Women In Aphra Behn's 'The Rover'

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In Aphra Behn’s “The Rover”, between the categories of virgin and whore lies a void rather than a spectrum. The three leading ladies of the play Hellena, Florinda and Angellica most certainly fall into these categories; Hellena and Florinda being virginal ladies of quality and Angellica being a famous courtesan. These three women attempt to challenge these roles throughout the play. Aphra Behn uses the domination of the men over the women, the objectification of the women and the double standards that exist between men and women to illustrate the impossibility of taking one’s sexuality into one’s own hands, and challenging the assigned roles of the patriarchal society for the female characters in the play. The male characters in “The Rover”…show more content…
However, Florinda does not argue against the marriage to Antonio saying that she “has no defense to Antonio’s love” (879) because the only reason she does not want to be with him is her own feelings, which unfortunately do not account for much. Once their brother leaves, Florinda devises a plan to meet with Belville, in hopes of running away with him. She goes to the carnival in disguise and slips Belville a letter instructing him to come to “the Garden-Gate” (885) at “ten at night.” (885) The fact that Florinda must go to the trouble of disguising herself, sneaking out to a carnival, and slipping Belville a note filled with instructions just to meet with him against her brothers wishes, illustrates just how difficult it was for women to rebel against the men who control their lives. In “The Rover”, Female identity and value are indivisible from female sexuality. There are only three roles a woman can take, and all of them are directly related to a women’s sexuality. Women are classified as either women of quality, or whores, and can either be wives, nuns or prostitutes. Because being a prostitute is not a respectable option, the women of quality in the play are valued far more. In fact many of the men in the play express disgust at the fact that a women would…show more content…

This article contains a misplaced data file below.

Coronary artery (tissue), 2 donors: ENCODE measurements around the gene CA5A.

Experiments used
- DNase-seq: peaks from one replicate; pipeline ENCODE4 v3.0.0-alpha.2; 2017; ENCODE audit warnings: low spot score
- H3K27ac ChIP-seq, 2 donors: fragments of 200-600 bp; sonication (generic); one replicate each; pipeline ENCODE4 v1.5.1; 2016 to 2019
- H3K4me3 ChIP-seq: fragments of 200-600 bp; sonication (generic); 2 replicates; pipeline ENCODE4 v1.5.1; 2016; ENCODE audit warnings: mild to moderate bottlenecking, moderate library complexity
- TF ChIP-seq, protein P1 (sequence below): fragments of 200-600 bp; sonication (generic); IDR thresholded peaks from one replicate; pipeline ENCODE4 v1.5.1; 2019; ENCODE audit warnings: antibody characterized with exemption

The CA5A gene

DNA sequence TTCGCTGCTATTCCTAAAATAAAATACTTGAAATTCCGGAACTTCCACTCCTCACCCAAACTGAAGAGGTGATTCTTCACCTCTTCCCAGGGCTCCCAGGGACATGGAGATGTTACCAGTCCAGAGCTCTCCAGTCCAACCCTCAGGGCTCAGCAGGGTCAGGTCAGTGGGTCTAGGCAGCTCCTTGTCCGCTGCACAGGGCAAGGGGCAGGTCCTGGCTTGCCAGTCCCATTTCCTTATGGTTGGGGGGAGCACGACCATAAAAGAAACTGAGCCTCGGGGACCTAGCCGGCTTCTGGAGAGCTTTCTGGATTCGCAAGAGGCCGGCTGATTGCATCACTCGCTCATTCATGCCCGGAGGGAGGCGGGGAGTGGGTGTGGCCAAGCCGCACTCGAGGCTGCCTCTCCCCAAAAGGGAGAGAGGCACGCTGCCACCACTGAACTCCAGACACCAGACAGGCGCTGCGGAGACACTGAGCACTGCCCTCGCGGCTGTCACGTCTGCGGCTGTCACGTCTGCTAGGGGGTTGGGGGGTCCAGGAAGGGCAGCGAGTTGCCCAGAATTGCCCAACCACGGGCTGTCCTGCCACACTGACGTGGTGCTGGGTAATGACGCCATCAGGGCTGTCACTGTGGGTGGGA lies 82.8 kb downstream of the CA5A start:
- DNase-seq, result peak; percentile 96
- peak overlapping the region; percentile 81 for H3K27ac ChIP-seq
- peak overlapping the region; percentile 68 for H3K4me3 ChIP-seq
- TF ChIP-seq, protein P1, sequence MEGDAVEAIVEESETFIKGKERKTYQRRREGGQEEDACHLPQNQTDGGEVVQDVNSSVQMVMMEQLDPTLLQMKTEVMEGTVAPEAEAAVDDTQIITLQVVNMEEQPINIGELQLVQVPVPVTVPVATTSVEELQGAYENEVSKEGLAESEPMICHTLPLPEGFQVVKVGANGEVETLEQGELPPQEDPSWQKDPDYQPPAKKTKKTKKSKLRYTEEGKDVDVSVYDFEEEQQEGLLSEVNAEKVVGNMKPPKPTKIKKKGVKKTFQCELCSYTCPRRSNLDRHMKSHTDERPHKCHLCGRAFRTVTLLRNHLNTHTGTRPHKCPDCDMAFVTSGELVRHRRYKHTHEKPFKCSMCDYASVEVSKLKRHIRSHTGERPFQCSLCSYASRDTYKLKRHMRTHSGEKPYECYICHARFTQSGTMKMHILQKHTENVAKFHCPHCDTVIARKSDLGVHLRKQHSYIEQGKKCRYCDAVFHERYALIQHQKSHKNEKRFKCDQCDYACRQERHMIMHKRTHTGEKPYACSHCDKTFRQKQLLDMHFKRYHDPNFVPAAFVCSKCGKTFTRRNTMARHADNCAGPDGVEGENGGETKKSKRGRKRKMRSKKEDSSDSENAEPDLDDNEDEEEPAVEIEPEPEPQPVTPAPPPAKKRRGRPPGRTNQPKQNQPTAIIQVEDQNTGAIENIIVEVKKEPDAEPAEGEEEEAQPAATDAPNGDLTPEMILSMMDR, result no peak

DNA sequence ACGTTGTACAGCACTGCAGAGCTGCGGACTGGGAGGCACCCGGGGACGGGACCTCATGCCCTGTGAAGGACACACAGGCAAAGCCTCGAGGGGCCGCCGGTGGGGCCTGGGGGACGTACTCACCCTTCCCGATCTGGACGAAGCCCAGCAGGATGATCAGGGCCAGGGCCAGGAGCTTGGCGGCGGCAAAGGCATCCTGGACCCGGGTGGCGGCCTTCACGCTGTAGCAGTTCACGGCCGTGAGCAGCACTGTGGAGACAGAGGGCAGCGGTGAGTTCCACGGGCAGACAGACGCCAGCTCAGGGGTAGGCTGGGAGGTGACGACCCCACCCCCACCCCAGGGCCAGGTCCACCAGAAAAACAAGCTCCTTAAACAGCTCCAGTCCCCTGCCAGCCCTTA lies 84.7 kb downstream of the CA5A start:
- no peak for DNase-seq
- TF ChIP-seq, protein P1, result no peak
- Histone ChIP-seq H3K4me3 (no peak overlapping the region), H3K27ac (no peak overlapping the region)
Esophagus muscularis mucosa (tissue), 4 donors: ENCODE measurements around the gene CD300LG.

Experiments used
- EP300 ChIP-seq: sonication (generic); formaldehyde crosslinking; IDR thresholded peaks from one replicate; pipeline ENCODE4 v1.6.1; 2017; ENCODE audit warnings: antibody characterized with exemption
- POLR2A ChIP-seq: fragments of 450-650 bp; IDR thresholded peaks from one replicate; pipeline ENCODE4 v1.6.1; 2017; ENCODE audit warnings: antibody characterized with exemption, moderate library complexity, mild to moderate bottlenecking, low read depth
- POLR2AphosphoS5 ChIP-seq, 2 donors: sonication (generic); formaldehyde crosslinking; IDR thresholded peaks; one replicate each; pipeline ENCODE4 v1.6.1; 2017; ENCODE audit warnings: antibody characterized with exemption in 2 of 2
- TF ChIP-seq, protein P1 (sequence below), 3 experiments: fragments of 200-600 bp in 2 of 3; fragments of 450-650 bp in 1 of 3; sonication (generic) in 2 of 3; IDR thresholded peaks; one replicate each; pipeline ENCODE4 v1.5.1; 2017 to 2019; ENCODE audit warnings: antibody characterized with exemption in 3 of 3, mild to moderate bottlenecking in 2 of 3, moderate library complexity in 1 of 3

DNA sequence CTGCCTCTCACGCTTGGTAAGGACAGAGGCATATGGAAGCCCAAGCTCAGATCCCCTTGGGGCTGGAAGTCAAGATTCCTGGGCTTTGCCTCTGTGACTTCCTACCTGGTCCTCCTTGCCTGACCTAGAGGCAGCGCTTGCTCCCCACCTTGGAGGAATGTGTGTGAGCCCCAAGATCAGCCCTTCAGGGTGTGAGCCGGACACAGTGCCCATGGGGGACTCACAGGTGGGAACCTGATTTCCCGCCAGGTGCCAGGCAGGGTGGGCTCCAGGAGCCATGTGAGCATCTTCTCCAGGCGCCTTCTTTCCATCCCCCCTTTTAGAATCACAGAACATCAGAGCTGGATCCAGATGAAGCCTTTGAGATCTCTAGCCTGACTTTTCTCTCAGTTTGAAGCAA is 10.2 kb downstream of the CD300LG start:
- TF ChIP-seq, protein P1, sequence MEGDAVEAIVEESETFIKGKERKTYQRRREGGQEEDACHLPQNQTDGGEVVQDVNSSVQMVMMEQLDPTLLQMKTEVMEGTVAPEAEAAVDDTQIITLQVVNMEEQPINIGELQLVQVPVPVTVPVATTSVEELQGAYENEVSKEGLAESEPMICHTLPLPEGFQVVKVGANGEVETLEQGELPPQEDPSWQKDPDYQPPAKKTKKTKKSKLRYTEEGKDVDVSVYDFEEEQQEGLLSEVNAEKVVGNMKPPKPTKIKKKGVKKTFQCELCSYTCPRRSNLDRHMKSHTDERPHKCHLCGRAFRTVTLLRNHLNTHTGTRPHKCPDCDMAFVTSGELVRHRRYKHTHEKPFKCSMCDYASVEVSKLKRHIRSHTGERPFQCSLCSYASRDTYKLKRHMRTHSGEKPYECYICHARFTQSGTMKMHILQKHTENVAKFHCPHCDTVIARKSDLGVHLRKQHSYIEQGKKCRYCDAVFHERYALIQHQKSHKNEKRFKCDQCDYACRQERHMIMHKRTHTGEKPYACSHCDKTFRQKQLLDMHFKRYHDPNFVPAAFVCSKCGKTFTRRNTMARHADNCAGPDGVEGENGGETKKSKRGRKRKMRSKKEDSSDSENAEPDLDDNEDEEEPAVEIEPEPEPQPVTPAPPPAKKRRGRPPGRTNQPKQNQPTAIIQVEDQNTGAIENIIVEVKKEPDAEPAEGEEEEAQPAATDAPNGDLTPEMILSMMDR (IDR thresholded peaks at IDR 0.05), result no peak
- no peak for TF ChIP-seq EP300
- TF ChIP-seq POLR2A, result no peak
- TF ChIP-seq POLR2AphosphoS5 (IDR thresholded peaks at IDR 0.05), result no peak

The double standards for men and women regarding sexuality in “The Rover” become especially apparent when looking at the ending of the play. Willmore is an incredibly sexually liberated character. He spends almost the entirety of the play chasing after women. He chases after Florinda in the garden calling her a “fine wench” (903) and chases after her yet again later in the play calling her a “woman of excellent mein,” (924) while also spending the entirety of the play flirting with both Hellena and Angellica. Willmore is a rake figure,wanting “all the honey of Matrimony, but none of the sting,” (900) meaning that he wants sex without commitment. He is inconstancy embodied and both of the women who are interested in him are aware of this. Angellica exclaims that “there is no faith in anything he says” (922) and when Hellena makes Willmore swear never to see any women but her again, she knows that her efforts are futile saying “Now what a wicked creature am I, to damn a proper fellow.” (903) Yet Willmore is not punished for his inconstancy and sexual liberation, in fact he is rewarded with Hellena who is beautiful, a wealthy woman of quality, and “of

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